© 2006, Baker Books, Grand Rapids
It’s no secret that I like Calvin Miller. The couple of times that I have had opportunity to meet him in person, I have found him to be a personable person. Consequently, I also like to read Miller’s writing. Being who I am, I prefer his fiction to his poetry (but like both). I also prefer the fiction to the allegory since the allegory makes me look too closely at my short-comings. So when I finally got a chance to read Miller’s “textbook” on narrative sermonizing (creatively titled Preaching), I knew I was in for an interesting journey.
As a preacher, I don’t read much on preaching. I like to excuse myself with the thought that I have too much on my plate to spend much time on reading about preaching (and yes, I know that it’s an excuse). As a student, I didn’t much like my preaching classes. Not that they weren’t helpful, nor did it have much to do with the personality of the instructor and other students. No, the reason I don’t like to read on preaching or study the art is that whenever I do so I begin to feel utterly inadequate. (This, by the way, can be a good thing.)
I was not disappointed in reading Miller’s book. He challenged my study habits, my sermon-construction rituals, and my delivery style. Time after time as I chewed on a passage here and there I found myself muttering, “How does anyone have time to do this for three sermons a week (well, a main sermon—Sunday morning, a runner-up—Sunday evening, and a mid-week ‘Bible study’) AND be out being the pastor?” Even so, Miller builds an excellent case for the preacher to do all the required study—know yourself, know your audience, know your passage, know your message—and to craft a sermon that your audience will actually listen and respond to.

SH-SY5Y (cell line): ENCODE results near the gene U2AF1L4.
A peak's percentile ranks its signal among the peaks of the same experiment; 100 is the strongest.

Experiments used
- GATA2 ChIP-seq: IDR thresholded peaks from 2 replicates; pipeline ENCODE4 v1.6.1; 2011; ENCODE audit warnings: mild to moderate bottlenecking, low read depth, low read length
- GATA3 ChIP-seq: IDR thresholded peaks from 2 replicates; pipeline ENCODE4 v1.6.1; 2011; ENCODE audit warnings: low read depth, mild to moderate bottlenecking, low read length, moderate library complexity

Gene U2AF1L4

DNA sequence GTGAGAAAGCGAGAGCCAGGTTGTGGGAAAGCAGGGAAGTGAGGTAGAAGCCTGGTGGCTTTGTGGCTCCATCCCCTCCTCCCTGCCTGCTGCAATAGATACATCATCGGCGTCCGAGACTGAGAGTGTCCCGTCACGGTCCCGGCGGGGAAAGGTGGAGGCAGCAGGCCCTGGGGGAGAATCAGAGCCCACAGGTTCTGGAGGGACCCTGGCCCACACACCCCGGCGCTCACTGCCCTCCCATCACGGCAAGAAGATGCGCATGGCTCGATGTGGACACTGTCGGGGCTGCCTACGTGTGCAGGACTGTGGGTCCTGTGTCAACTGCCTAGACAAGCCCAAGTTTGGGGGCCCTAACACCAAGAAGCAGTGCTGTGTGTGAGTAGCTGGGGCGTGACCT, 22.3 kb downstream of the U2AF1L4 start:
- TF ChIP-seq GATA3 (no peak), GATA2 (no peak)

Included are three major sections: (1) Preparing for the sermon (“Exegesis of All Things"); (2) Writing the sermon; and (3) Preaching the sermon. Section after section, chapter after chapter, page after page, the preacher will find helpful information if not challenging. Along with the challenge comes a gentle chastisement for not handling the task of preaching as carefully as we ought. Finally, in all of this is the reminder that there is something otherworldly about the sermon. Keeping this in mind, the preacher can realize that the only way to adequately and rightly completing the task at hand is to rely on the Spirit of God (not as a cop-out for doing a bad job, but as a handle to hold onto as we lay our pale sacrifice on the altar of sermon).
For me the most useful section of this useful book is the appendix (how do we get along without appendixes?). Here Miller presents a list of ten mentors whose writing can help the preacher to better develop a sound preaching routine (even though there is nothing routine about the task of preaching). What this means for me is that I’ve more reading about preaching to do (ugh!). I already have one of the books recommended—thought I had another, but can’t find it on the shelf. So, I’m off to my task. If you stand week in and week out in a pulpit where preaching is your activity, I suggest you start your task by reading this book.
5 out of 5 reading glasses.
—Benjamin Potter, November 30, 2011